Muir Woods National Monument: Named after the naturalist John Muir, this monument encompasses hundreds of acres of towering redwoods in an old-growth forest. Wander close to the Visitor’s Center or venture out on several other trails around Mt. Tamalpais State Park.

Plan your trip: Take Golden Gate Transit’s Route 30 bus ($17 roundtrip) to the Bay and Bridgeway stop in Sausalito, then pick up the Muir Woods Shuttle ($3, make a reservation), which drops you off at the entrance. Eat at the Muir Woods Trading Company (try the famous Marin Melt). Feeling adventurous? Seek out the Nature Friends Tourist Club, a Bavarian lodge with spectacular views off the Redwood Trail (be sure to check the schedule to see when visitors are permitted).

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Hikers in Muir Woods National Monument can view huge redwood trees.

Big Sur: Highway 1’s crown jewel, Big Sur, is among the most celebrated destinations of the west coast. Explore the northside of this prime locale in Andrew Molera State Park, which offers a variety of wildlife and a network of trails leading to panoramic ridgetop views, ocean bluffs, and a rugged, driftwood-studded shoreline.

Plan your trip: From SFO’s International Terminal, pick up the Monterey Airbus ($52) to Monterey, then link up to Monterey-Salinas Transit Bus 22 ($3.50) to Big Sur. To reach the trails, enter off Highway 1, or hike less than half a mile from the bus stop down Andrew Molera Road and make a right at the fork. Continue a little further to stop at the Ventana Wildlife Discovery Center or the Molera Ranch House Museum before hitting the trails. Stay at any of the surrounding campgrounds or head back to Monterey’s The Stevenson, where you can have breakfast at Lou Lou’s Griddle in the Middle and check out a nearby permanent exhibition of works by Salvador Dalí.

From Los Angeles, California

Mammoth Lakes: This ski town is a choose-your-own-adventure paradise tucked into the Sierra Nevada, some 32 miles south of Yosemite National Park. Ski or snowboard Mammoth Mountain or choose from the abundance of trails leading to the Ansel Adams and John Muir Wildernesses.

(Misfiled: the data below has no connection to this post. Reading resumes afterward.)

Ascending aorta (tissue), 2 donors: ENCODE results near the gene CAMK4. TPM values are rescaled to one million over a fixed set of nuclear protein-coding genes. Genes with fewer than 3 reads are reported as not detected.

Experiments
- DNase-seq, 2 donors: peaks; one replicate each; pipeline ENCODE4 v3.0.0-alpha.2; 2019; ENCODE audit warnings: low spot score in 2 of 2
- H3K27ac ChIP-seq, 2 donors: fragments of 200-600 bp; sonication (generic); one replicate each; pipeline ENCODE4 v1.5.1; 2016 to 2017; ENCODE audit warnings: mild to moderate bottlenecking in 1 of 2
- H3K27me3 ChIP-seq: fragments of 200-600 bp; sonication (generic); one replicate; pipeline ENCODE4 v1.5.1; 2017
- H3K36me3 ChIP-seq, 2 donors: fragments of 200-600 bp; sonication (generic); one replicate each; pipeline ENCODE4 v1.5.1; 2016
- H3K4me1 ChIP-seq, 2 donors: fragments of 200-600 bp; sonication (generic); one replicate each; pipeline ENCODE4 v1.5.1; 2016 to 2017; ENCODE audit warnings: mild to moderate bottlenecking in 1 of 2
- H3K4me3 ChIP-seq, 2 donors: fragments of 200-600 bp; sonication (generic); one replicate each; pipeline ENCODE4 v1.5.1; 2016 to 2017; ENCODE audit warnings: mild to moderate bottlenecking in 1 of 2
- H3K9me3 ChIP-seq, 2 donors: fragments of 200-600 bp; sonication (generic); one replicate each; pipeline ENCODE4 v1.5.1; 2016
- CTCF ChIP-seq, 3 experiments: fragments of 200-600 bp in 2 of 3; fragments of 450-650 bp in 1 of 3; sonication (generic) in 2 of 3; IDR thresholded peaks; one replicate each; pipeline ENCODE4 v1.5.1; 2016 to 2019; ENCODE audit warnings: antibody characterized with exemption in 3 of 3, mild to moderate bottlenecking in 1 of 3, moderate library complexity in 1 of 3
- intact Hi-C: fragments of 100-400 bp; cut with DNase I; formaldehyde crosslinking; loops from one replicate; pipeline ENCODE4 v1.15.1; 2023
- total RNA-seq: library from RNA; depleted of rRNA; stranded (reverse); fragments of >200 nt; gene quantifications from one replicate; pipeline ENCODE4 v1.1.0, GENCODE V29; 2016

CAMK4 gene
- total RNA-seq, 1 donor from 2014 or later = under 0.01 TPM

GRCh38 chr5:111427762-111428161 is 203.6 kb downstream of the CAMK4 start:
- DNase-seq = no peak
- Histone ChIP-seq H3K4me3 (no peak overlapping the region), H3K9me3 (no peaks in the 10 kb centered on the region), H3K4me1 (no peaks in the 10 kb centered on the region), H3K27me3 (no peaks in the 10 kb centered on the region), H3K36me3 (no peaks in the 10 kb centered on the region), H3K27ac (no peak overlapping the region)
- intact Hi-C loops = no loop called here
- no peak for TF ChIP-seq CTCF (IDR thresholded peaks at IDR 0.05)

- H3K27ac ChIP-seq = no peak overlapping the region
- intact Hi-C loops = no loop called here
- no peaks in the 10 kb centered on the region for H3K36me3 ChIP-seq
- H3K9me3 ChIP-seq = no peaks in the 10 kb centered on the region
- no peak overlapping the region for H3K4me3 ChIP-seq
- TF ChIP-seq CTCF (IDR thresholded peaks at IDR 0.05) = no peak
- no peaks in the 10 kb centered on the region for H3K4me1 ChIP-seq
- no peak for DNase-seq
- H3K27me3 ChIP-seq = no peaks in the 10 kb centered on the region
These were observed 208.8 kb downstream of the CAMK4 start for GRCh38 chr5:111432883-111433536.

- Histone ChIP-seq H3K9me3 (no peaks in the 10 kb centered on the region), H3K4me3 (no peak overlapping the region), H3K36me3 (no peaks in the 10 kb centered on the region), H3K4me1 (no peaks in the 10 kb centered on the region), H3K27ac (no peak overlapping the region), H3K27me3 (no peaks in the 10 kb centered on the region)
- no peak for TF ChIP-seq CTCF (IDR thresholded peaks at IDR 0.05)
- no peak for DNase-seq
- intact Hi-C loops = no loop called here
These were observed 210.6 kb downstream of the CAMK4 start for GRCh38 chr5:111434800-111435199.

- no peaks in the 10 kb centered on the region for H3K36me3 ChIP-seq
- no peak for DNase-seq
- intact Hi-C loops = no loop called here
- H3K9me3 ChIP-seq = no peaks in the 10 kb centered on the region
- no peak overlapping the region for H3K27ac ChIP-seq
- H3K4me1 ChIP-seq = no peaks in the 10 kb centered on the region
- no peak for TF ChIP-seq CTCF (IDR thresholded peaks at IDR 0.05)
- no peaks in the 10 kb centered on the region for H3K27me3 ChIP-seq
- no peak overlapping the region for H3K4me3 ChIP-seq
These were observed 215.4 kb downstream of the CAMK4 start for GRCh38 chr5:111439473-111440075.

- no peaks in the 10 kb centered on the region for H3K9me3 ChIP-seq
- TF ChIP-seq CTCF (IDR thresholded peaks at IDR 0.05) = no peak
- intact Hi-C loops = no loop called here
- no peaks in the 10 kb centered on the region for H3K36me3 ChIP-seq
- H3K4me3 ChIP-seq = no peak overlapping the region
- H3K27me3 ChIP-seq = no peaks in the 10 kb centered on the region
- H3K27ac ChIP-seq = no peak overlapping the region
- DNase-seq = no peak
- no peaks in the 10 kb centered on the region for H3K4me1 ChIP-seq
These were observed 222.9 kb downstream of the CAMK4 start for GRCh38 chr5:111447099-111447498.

Plan your trip: At L.A.’s Union Station, take the Metrolink Train ($11.50) to Lancaster and transfer to Eastern Sierra Transit ($36) directly into town, where free daily trolleys send you anywhere you’d like to go. Stock up on snacks at Sierra Sundance Whole Foods and pick up a breakfast burrito at community-minded Stellar Brew before heading out for a day of adventure. Spend the night at any of Mammoth’s numerous campgrounds, hostels, or hotels.

Point Dume, Malibu: Want to stick closer to Los Angeles? Explore Point Dume’s windswept bluffs, beautiful beaches, and incredible wildlife. The bluff trails yield magnificent views of the rugged turquoise coastline, and those willing to scramble over the rocks dotting the beach will be rewarded with the secluded Pirate’s Cove. Keep your eyes peeled for dolphins, pelicans, sea lions, and—from December to April—the occasional California gray whale.

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Wildflowers bloom at Point Dume State Beach, Malibu.

Plan your trip: Take LA Metro’s Expo line ($1.75) to Santa Monica to pick up LADOT Transit’s 534 bus ($2.50) out to the Pacific Coast Highway/Busch stop. From there, walk down to Zuma Beach and Westward Beach Road to reach the parking lot for Point Dume State Beach. Make sure to check out the cuisine at Sunset Restaurant along the water near Zuma, or Spruzzo Restaurant and Bar, next to the bus stop you’ll need to head back.

Writer Libby Leonard has spent the past four years traveling and living all over the U.S. Find Libby on Instagram or Twitter.
The Big Sur section of this story has been updated.